One of the few measly set backs this film has is the character development due to the limited time they have to work with. In this film the two characters enter a garden during monsoon season, while one sketches, the other is staring into the pond and they exchange words over time, but little is known about the two. The challenge of a slice of life type of film is the heavy reliance upon events taking place to create an environment for the characters to thrive in and establish themselves to be fleshed out and understood, but there were only a few moments where that occurred in the film. Though the pace picks up in the second quarter of the film and the characters do make themselves to be more sought out than others, the issue was the time constraints that limited the development to be spread out and subtle. Without a doubt, if the film was the length of a regular movie, it would have been enough to create a relationship with the audience to help enhance the plethora of emotions shown throughout the film, but the movie, regardless, had enough time to still guide the characters in the right direction.
Imagine a location to feel at home; a location like no other to let one thrive and become the person who they wish to be. A garden in the middle of bustling city life to simulate time stopping to savor the moments spent between the two. Aesthetically the film did a superb job creating the backdrop of the garden showing the transition between the fast paced life, to a frozen oasis hidden by a invisible cloth made of rain. Throughout the entirety of the film the art, and especially the rain, is peaking at the audience like moonlight beams breaching the sky against clouds to create an aura of calmness and an ambient feeling of comfort. Like an elegant flower alluring solely by its ethereal beauty showcasing everything it has to offer.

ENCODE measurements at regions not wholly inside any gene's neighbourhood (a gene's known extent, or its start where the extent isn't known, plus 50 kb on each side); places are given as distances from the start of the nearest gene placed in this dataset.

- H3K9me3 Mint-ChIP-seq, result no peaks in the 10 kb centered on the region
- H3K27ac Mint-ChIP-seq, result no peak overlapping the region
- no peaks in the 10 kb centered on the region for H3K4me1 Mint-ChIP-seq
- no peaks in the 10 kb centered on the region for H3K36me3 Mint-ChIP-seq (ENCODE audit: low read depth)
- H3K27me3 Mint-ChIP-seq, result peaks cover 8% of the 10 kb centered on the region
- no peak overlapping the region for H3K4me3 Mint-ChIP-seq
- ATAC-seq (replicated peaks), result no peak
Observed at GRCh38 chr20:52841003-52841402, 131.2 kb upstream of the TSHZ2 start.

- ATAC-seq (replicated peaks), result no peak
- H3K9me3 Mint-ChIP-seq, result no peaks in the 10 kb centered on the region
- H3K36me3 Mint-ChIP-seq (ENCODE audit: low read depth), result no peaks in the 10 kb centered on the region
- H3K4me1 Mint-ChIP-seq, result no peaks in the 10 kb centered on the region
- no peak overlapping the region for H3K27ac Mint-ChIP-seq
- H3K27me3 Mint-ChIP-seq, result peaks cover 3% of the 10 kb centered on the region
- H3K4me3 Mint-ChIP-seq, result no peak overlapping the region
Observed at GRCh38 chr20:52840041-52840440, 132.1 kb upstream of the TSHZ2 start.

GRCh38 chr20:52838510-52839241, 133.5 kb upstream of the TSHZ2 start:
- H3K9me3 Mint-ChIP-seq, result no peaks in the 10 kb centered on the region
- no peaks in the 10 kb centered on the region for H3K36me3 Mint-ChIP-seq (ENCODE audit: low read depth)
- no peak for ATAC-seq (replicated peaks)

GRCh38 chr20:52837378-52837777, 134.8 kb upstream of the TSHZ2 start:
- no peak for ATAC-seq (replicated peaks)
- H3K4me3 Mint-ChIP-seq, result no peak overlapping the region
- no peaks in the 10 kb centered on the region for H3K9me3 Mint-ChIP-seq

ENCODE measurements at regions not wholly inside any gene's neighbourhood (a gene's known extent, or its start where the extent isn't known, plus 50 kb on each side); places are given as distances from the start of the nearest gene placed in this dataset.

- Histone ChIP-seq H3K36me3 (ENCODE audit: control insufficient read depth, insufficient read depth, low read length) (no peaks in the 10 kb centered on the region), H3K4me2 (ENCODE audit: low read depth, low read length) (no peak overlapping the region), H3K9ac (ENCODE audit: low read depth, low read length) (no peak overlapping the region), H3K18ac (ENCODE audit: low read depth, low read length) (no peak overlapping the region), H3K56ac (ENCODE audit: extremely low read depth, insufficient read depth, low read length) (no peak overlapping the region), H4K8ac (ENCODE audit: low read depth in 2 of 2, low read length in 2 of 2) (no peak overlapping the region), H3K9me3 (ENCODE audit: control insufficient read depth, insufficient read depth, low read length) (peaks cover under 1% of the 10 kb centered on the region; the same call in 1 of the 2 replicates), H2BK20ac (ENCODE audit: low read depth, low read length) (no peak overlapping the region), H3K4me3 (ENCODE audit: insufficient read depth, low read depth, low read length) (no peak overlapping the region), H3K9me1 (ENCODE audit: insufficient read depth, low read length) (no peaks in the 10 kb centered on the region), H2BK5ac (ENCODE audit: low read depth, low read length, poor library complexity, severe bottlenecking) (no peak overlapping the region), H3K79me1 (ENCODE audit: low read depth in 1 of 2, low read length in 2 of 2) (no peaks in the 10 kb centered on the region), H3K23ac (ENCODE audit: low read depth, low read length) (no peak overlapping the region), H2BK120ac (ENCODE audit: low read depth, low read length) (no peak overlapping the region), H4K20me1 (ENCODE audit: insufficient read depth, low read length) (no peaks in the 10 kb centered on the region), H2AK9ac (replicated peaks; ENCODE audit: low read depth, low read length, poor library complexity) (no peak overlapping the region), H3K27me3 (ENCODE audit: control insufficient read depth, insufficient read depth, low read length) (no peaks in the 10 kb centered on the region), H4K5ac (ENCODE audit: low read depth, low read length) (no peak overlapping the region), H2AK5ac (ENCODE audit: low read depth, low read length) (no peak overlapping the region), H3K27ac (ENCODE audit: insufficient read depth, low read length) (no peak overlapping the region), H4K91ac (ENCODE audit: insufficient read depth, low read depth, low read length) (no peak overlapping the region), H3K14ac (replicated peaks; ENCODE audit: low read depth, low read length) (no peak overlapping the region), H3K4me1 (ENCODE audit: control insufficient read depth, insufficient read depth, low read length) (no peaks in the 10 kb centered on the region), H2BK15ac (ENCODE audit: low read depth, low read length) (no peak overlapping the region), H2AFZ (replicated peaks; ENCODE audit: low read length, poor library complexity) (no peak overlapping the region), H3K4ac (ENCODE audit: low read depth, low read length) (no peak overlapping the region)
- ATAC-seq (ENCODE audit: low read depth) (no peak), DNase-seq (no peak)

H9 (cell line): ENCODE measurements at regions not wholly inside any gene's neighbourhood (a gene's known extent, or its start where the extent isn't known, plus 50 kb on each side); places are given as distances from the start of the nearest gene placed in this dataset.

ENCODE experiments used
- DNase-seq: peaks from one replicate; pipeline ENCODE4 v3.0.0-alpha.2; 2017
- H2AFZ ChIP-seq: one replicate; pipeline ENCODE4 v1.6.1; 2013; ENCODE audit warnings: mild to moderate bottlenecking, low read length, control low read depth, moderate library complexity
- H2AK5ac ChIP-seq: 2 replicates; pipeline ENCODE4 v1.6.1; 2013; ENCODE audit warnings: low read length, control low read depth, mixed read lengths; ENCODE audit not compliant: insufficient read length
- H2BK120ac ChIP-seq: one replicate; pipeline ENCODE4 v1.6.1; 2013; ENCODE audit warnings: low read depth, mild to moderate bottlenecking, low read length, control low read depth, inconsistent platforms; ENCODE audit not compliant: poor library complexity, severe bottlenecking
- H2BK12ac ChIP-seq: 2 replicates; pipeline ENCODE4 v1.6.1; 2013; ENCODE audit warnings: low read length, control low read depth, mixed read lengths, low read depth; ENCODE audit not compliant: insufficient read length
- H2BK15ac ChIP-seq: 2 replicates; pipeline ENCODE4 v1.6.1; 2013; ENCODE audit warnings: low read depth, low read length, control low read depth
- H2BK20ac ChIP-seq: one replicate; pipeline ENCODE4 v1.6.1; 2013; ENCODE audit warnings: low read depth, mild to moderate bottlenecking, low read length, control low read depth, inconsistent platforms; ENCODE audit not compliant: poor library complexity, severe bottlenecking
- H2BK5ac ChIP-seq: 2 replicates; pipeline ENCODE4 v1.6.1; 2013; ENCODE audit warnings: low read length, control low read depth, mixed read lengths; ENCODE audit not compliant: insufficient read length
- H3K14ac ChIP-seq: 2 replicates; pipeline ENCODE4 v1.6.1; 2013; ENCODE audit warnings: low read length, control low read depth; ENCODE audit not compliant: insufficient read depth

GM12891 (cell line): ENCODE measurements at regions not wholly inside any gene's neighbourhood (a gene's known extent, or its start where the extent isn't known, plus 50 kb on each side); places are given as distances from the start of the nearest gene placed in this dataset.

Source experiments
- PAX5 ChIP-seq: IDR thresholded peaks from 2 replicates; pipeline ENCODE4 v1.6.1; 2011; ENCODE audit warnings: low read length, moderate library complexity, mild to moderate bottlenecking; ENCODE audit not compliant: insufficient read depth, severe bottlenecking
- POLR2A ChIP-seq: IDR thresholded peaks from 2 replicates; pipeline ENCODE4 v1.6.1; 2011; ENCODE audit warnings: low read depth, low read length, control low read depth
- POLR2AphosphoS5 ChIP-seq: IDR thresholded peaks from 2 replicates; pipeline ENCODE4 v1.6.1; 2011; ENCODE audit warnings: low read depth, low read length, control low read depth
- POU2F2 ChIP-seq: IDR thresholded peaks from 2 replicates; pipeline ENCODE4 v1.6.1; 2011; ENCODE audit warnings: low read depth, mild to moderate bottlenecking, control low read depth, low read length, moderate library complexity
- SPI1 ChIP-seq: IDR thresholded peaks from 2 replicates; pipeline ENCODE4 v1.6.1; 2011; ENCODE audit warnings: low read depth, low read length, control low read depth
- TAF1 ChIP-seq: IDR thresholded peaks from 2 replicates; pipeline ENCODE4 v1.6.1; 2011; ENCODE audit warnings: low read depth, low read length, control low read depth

Surprisingly enough, the ending theme is titled “Rain” and it perfectly sums up the feeling of the film. The soundtrack of this movie is more subtle rather than blatantly proclaiming that it’s there to provide music for the scene, but it’s done in a way for the music to feel natural and seamless throughout the film. It’s a warm, soothing track to keep your mind open while interlacing with the characters and their endeavors. The sound of rain, the piano solos, the calm voices; they all add up to become an equation with the answer being tranquility.
While Kotonoha no Niwa is only a mere 46 minutes, don’t let the time fool you. Along side the plethora of emotions comes morals and themes, which can be different for every person. The dialogue makes up the majority of the film while the story is more of a lead and guide to follow the characters during their short season with each other. The art throughout the film is much like a bud blossoming to become a flower that blooms only once every thousand years, and it very much seems so. Though it seems as if monsoon season is approaching earlier this year, I hear a faint clap of thunder, perhaps of thunder, will you stay here with me?”